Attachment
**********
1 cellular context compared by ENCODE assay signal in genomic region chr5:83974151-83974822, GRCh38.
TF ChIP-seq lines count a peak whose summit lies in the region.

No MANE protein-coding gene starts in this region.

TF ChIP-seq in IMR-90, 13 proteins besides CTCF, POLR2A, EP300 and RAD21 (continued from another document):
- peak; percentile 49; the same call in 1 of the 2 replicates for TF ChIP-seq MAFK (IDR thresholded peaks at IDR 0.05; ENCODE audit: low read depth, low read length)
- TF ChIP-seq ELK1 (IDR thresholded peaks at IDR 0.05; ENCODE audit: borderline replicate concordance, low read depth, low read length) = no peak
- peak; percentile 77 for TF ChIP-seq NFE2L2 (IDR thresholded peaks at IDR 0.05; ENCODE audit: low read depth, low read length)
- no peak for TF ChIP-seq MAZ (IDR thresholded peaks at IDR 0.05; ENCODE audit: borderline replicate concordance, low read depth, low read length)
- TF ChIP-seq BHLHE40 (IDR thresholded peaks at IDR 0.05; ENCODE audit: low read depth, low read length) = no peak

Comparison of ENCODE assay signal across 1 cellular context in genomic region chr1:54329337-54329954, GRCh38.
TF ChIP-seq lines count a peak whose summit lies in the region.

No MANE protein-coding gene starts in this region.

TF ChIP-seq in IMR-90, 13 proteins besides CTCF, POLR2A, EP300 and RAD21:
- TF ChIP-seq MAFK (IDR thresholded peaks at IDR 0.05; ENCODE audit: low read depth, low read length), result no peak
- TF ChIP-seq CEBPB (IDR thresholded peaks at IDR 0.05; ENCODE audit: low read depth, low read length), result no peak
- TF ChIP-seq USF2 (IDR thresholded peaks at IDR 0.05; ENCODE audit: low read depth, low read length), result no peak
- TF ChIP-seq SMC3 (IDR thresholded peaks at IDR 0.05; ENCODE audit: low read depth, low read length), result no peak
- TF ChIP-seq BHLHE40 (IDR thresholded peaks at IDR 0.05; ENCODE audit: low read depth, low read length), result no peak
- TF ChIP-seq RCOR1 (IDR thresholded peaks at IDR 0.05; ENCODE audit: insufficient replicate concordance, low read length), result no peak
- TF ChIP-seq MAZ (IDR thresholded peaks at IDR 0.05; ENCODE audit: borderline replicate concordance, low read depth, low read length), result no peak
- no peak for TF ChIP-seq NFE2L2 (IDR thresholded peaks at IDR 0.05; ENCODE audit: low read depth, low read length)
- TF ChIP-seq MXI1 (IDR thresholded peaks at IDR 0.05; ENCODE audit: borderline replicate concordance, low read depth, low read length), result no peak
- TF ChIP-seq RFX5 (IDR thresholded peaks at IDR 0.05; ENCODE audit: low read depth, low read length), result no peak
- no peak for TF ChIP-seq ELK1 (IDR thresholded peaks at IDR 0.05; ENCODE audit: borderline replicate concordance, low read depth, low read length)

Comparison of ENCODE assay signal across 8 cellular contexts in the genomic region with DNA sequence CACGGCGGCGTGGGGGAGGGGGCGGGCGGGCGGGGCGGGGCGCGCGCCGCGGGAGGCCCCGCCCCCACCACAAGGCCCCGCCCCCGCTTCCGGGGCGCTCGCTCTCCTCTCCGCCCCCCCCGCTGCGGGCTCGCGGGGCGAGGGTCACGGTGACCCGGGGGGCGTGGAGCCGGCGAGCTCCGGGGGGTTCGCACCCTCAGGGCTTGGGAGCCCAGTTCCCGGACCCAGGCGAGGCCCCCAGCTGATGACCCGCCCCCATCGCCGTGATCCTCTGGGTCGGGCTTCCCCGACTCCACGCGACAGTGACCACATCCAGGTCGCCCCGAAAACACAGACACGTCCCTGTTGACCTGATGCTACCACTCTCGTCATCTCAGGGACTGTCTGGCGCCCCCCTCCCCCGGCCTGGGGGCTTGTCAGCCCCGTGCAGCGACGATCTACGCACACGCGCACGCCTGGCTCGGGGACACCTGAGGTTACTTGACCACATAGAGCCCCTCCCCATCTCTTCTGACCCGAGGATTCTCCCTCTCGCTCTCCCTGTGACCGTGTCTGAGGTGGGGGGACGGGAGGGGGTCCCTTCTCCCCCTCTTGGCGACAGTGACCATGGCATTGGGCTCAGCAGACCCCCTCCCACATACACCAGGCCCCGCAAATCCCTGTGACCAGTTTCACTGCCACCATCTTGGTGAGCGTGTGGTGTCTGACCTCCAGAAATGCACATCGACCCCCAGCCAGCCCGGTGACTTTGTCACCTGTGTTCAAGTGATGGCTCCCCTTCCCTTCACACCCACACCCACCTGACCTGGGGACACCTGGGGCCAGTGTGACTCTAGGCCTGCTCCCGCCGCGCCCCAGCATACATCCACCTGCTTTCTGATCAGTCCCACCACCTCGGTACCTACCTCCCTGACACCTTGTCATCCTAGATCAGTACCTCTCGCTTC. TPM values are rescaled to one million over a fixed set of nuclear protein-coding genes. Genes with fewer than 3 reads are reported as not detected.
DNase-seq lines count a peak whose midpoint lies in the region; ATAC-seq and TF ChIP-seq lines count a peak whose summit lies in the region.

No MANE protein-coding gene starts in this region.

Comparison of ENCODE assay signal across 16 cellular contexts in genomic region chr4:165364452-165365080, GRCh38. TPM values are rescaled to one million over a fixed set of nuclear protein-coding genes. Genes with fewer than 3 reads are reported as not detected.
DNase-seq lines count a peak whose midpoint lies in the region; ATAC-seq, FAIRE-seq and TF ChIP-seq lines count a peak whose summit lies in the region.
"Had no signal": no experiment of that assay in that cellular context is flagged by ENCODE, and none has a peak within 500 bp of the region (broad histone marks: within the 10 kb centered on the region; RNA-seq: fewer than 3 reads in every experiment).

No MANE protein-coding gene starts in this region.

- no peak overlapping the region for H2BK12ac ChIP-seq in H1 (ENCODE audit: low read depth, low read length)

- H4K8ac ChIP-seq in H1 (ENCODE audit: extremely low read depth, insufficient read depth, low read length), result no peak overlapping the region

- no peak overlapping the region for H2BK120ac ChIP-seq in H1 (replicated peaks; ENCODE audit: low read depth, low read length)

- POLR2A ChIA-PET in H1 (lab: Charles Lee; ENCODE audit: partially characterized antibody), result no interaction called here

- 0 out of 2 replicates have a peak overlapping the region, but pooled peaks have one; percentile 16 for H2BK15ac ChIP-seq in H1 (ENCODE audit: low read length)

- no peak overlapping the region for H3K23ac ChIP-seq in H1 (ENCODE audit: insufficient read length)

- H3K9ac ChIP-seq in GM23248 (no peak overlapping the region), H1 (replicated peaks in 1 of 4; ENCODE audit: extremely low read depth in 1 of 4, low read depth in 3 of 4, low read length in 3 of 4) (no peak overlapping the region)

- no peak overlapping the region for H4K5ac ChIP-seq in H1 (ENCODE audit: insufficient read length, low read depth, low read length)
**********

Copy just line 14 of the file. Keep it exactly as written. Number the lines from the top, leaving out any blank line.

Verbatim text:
- TF ChIP-seq MAFK (IDR thresholded peaks at IDR 0.05; ENCODE audit: low read depth, low read length), result no peak